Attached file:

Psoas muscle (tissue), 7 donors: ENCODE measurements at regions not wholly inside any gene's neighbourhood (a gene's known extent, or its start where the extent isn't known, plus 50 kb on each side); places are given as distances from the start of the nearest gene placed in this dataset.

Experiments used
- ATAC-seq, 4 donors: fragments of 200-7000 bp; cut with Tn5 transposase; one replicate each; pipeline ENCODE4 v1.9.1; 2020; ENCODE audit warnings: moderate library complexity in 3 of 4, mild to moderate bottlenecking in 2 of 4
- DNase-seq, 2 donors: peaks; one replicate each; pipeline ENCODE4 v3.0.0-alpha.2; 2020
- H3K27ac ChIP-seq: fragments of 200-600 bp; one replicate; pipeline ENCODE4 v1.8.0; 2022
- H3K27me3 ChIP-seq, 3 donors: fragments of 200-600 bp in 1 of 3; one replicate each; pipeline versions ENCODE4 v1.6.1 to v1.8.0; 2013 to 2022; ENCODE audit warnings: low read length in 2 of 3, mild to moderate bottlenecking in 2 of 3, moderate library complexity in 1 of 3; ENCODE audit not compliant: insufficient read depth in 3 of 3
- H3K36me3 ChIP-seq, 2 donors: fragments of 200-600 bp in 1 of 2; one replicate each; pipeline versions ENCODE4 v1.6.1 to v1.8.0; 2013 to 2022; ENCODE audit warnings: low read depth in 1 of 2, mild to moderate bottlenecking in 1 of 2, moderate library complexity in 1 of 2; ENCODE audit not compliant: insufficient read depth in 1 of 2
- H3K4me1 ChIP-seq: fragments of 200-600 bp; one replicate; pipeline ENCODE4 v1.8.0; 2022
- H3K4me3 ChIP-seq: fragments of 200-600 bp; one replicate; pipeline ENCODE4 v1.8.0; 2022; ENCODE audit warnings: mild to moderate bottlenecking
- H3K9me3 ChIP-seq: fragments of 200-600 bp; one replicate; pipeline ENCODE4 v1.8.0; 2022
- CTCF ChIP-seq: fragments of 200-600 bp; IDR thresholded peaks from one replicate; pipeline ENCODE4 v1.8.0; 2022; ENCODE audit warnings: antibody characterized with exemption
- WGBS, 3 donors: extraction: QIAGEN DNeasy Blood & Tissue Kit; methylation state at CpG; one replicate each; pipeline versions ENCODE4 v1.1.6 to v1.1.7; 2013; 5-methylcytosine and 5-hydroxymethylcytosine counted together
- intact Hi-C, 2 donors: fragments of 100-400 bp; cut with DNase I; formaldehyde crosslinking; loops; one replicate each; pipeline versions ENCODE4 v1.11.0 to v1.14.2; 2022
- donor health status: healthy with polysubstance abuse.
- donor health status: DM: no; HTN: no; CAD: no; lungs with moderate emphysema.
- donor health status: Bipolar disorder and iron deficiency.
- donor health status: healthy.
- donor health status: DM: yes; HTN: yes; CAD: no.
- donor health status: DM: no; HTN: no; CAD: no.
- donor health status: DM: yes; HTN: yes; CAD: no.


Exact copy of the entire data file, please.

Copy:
Psoas muscle (tissue), 7 donors: ENCODE measurements at regions not wholly inside any gene's neighbourhood (a gene's known extent, or its start where the extent isn't known, plus 50 kb on each side); places are given as distances from the start of the nearest gene placed in this dataset.

Experiments used
- ATAC-seq, 4 donors: fragments of 200-7000 bp; cut with Tn5 transposase; one replicate each; pipeline ENCODE4 v1.9.1; 2020; ENCODE audit warnings: moderate library complexity in 3 of 4, mild to moderate bottlenecking in 2 of 4
- DNase-seq, 2 donors: peaks; one replicate each; pipeline ENCODE4 v3.0.0-alpha.2; 2020
- H3K27ac ChIP-seq: fragments of 200-600 bp; one replicate; pipeline ENCODE4 v1.8.0; 2022
- H3K27me3 ChIP-seq, 3 donors: fragments of 200-600 bp in 1 of 3; one replicate each; pipeline versions ENCODE4 v1.6.1 to v1.8.0; 2013 to 2022; ENCODE audit warnings: low read length in 2 of 3, mild to moderate bottlenecking in 2 of 3, moderate library complexity in 1 of 3; ENCODE audit not compliant: insufficient read depth in 3 of 3
- H3K36me3 ChIP-seq, 2 donors: fragments of 200-600 bp in 1 of 2; one replicate each; pipeline versions ENCODE4 v1.6.1 to v1.8.0; 2013 to 2022; ENCODE audit warnings: low read depth in 1 of 2, mild to moderate bottlenecking in 1 of 2, moderate library complexity in 1 of 2; ENCODE audit not compliant: insufficient read depth in 1 of 2
- H3K4me1 ChIP-seq: fragments of 200-600 bp; one replicate; pipeline ENCODE4 v1.8.0; 2022
- H3K4me3 ChIP-seq: fragments of 200-600 bp; one replicate; pipeline ENCODE4 v1.8.0; 2022; ENCODE audit warnings: mild to moderate bottlenecking
- H3K9me3 ChIP-seq: fragments of 200-600 bp; one replicate; pipeline ENCODE4 v1.8.0; 2022
- CTCF ChIP-seq: fragments of 200-600 bp; IDR thresholded peaks from one replicate; pipeline ENCODE4 v1.8.0; 2022; ENCODE audit warnings: antibody characterized with exemption
- WGBS, 3 donors: extraction: QIAGEN DNeasy Blood & Tissue Kit; methylation state at CpG; one replicate each; pipeline versions ENCODE4 v1.1.6 to v1.1.7; 2013; 5-methylcytosine and 5-hydroxymethylcytosine counted together
- intact Hi-C, 2 donors: fragments of 100-400 bp; cut with DNase I; formaldehyde crosslinking; loops; one replicate each; pipeline versions ENCODE4 v1.11.0 to v1.14.2; 2022
- donor health status: healthy with polysubstance abuse.
- donor health status: DM: no; HTN: no; CAD: no; lungs with moderate emphysema.
- donor health status: Bipolar disorder and iron deficiency.
- donor health status: healthy.
- donor health status: DM: yes; HTN: yes; CAD: no.
- donor health status: DM: no; HTN: no; CAD: no.
- donor health status: DM: yes; HTN: yes; CAD: no.